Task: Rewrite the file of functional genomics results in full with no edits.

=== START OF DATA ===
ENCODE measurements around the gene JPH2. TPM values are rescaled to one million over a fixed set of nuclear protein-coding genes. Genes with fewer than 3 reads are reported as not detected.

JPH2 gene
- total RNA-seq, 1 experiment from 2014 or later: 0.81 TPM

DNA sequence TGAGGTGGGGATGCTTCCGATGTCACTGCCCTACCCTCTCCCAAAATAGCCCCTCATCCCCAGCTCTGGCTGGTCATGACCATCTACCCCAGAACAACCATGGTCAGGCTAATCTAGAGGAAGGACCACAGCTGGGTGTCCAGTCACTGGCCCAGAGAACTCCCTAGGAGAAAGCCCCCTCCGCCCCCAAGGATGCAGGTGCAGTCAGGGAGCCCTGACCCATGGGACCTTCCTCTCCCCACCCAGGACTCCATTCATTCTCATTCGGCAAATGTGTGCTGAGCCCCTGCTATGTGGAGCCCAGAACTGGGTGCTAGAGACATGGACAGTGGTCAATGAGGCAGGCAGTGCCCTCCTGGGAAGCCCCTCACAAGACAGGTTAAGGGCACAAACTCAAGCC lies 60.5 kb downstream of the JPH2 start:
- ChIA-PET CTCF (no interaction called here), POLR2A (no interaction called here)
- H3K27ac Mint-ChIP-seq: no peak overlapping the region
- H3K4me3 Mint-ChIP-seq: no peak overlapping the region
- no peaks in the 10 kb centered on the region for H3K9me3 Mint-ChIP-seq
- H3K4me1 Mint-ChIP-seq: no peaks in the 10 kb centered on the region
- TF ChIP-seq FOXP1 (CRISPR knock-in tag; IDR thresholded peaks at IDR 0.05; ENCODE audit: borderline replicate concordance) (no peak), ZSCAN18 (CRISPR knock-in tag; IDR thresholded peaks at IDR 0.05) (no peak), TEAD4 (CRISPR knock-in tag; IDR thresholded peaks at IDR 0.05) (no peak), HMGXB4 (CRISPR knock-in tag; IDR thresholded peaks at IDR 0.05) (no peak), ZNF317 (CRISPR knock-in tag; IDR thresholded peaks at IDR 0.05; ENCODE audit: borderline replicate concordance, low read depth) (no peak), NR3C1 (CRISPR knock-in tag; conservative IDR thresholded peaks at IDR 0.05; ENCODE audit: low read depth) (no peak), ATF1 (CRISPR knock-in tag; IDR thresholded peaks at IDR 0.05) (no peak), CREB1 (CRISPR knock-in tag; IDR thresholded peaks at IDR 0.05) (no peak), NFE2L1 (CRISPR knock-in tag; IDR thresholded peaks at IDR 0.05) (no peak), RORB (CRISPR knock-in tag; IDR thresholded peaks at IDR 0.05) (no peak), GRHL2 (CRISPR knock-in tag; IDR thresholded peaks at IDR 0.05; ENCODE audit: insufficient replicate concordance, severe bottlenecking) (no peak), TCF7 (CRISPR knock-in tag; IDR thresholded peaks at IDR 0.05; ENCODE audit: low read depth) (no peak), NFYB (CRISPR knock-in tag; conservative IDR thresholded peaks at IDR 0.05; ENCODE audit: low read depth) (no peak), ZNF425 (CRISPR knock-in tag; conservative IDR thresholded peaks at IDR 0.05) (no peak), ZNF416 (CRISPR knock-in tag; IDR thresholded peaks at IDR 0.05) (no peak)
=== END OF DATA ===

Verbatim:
ENCODE measurements around the gene JPH2. TPM values are rescaled to one million over a fixed set of nuclear protein-coding genes. Genes with fewer than 3 reads are reported as not detected.

JPH2 gene
- total RNA-seq, 1 experiment from 2014 or later: 0.81 TPM

DNA sequence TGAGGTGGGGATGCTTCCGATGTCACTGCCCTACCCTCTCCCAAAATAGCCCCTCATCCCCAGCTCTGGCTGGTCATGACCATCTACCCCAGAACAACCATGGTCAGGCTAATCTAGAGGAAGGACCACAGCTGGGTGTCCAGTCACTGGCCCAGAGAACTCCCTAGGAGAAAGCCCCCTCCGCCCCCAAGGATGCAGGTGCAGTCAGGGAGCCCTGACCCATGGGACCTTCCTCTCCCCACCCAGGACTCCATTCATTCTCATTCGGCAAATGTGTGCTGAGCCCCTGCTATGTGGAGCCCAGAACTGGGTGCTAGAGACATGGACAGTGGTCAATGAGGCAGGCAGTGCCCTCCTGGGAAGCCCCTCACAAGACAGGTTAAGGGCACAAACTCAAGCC lies 60.5 kb downstream of the JPH2 start:
- ChIA-PET CTCF (no interaction called here), POLR2A (no interaction called here)
- H3K27ac Mint-ChIP-seq: no peak overlapping the region
- H3K4me3 Mint-ChIP-seq: no peak overlapping the region
- no peaks in the 10 kb centered on the region for H3K9me3 Mint-ChIP-seq
- H3K4me1 Mint-ChIP-seq: no peaks in the 10 kb centered on the region
- TF ChIP-seq FOXP1 (CRISPR knock-in tag; IDR thresholded peaks at IDR 0.05; ENCODE audit: borderline replicate concordance) (no peak), ZSCAN18 (CRISPR knock-in tag; IDR thresholded peaks at IDR 0.05) (no peak), TEAD4 (CRISPR knock-in tag; IDR thresholded peaks at IDR 0.05) (no peak), HMGXB4 (CRISPR knock-in tag; IDR thresholded peaks at IDR 0.05) (no peak), ZNF317 (CRISPR knock-in tag; IDR thresholded peaks at IDR 0.05; ENCODE audit: borderline replicate concordance, low read depth) (no peak), NR3C1 (CRISPR knock-in tag; conservative IDR thresholded peaks at IDR 0.05; ENCODE audit: low read depth) (no peak), ATF1 (CRISPR knock-in tag; IDR thresholded peaks at IDR 0.05) (no peak), CREB1 (CRISPR knock-in tag; IDR thresholded peaks at IDR 0.05) (no peak), NFE2L1 (CRISPR knock-in tag; IDR thresholded peaks at IDR 0.05) (no peak), RORB (CRISPR knock-in tag; IDR thresholded peaks at IDR 0.05) (no peak), GRHL2 (CRISPR knock-in tag; IDR thresholded peaks at IDR 0.05; ENCODE audit: insufficient replicate concordance, severe bottlenecking) (no peak), TCF7 (CRISPR knock-in tag; IDR thresholded peaks at IDR 0.05; ENCODE audit: low read depth) (no peak), NFYB (CRISPR knock-in tag; conservative IDR thresholded peaks at IDR 0.05; ENCODE audit: low read depth) (no peak), ZNF425 (CRISPR knock-in tag; conservative IDR thresholded peaks at IDR 0.05) (no peak), ZNF416 (CRISPR knock-in tag; IDR thresholded peaks at IDR 0.05) (no peak)